Short-term fasting (STF) is a technique to reduce nutrient intake for a specific period. Since metabolism plays a pivotal role in tumor progression, it can be hypothesized that STF can improve the efficacy of chemotherapy. Recent studies have demonstrated the efficacy of STF in cell and animal tumor models. However, large-scale clinical trials must be conducted to verify the safety and effectiveness of these diets. In this review, we re-examine the concept of how metabolism affects pathophysiological pathways. Next, we provided a comprehensive discussion of the specific mechanisms of STF on tumor progression, derived through studies carried out with tumor models. There are currently at least four active clinical trials on fasting and cancer treatment. Based on these studies, we highlight the potential caveats of fasting in clinical applications, including the onset of metabolic syndrome and other metabolic complications during chemotherapy, with a particular focus on the regulation of the epithelial to mesenchymal pathway and cancer heterogeneity. We further discuss the advantages and disadvantages of the current state-of-art tumor models for assessing the impact of STF on cancer treatment. Finally, we explored upcoming fasting strategies that could complement existing chemotherapy and immunotherapy strategies to enable personalized medicine. Overall, these studies have the potential for breakthroughs in cancer management.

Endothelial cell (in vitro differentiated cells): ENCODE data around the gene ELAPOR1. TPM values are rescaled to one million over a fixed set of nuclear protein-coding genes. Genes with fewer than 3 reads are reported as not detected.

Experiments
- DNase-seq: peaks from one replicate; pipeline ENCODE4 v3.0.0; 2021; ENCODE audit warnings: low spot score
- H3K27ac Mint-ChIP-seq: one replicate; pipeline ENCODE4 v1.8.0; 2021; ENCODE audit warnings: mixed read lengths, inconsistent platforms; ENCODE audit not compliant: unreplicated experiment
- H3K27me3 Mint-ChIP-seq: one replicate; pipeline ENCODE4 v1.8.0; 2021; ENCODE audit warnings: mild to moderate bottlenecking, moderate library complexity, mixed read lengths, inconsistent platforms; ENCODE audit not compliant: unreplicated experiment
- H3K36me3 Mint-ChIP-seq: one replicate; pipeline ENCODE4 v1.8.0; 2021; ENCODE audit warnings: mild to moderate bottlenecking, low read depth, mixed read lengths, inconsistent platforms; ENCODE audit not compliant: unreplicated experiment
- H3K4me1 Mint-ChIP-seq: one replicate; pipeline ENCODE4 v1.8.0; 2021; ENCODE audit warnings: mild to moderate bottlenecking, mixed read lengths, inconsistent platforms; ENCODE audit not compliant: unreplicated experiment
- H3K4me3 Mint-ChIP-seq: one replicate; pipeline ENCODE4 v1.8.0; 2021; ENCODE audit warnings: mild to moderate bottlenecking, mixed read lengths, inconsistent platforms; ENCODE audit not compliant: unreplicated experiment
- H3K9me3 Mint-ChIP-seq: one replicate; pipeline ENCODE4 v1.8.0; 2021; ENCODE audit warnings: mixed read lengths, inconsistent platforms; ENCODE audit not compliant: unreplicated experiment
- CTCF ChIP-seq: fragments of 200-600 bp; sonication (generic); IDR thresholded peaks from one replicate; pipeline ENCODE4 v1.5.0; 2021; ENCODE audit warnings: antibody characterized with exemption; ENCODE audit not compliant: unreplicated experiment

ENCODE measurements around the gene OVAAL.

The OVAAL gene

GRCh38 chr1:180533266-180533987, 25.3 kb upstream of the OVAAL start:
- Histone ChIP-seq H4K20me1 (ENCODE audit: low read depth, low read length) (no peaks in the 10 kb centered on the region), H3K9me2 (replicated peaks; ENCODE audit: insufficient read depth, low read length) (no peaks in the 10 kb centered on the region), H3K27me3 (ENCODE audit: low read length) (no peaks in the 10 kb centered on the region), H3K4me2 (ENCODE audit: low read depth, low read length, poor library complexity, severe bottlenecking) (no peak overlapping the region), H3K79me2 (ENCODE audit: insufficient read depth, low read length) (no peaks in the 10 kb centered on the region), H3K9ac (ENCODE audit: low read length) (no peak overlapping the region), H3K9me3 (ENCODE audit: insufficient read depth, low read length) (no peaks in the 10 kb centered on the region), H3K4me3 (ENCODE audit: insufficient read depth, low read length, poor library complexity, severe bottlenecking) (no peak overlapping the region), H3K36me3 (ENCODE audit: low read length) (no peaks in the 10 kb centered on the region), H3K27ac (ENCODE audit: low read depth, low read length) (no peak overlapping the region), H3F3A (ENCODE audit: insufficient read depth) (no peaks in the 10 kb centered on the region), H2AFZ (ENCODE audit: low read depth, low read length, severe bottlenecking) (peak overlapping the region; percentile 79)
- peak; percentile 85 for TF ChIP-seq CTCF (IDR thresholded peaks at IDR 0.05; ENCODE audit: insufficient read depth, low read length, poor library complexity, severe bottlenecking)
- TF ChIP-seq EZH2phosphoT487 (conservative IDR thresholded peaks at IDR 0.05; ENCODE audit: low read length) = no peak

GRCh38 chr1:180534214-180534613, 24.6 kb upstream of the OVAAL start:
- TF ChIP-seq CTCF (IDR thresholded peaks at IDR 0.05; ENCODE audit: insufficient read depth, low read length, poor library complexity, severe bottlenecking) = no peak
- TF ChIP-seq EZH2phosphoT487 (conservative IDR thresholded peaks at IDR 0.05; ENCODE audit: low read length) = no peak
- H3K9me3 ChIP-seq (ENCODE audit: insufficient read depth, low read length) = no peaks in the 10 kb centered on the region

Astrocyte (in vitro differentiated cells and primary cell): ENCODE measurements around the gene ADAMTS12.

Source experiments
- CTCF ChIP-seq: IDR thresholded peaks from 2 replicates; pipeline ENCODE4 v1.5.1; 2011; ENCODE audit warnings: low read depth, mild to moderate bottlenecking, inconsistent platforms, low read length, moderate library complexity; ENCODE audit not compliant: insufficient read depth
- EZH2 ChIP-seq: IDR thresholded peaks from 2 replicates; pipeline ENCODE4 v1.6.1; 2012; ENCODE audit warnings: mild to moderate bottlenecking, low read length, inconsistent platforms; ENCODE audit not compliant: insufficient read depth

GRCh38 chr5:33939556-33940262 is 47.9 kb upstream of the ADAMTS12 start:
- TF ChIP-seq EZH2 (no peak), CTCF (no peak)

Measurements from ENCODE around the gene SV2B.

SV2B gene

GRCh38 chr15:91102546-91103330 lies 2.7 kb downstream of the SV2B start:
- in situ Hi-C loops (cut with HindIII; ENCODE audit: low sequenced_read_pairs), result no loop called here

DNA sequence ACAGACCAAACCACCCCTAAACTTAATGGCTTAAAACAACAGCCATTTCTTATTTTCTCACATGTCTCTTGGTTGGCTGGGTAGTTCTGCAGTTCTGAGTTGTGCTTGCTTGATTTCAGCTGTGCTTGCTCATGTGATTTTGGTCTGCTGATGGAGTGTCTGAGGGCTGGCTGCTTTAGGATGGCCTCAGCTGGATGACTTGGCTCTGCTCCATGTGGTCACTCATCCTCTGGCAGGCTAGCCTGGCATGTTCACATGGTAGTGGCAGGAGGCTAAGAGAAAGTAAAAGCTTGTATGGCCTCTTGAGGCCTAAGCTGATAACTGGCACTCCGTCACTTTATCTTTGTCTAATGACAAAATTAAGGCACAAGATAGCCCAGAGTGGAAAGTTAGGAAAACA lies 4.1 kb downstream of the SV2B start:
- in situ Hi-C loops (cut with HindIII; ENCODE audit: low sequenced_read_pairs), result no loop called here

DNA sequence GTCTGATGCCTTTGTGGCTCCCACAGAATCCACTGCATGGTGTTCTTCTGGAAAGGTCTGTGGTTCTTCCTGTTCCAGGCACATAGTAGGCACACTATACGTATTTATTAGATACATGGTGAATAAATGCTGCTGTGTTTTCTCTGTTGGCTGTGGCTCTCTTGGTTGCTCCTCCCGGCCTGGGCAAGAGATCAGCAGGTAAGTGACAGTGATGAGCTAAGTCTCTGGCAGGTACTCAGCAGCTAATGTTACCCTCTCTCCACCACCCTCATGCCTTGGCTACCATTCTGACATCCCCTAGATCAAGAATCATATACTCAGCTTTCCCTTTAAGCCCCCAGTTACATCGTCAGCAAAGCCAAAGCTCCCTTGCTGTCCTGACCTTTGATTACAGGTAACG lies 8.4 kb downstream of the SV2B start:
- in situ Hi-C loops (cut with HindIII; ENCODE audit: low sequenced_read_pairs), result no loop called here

Keywords: Cancer metabolism; Chemotherapy; Short-term fasting; Tumor models; Tumor progression.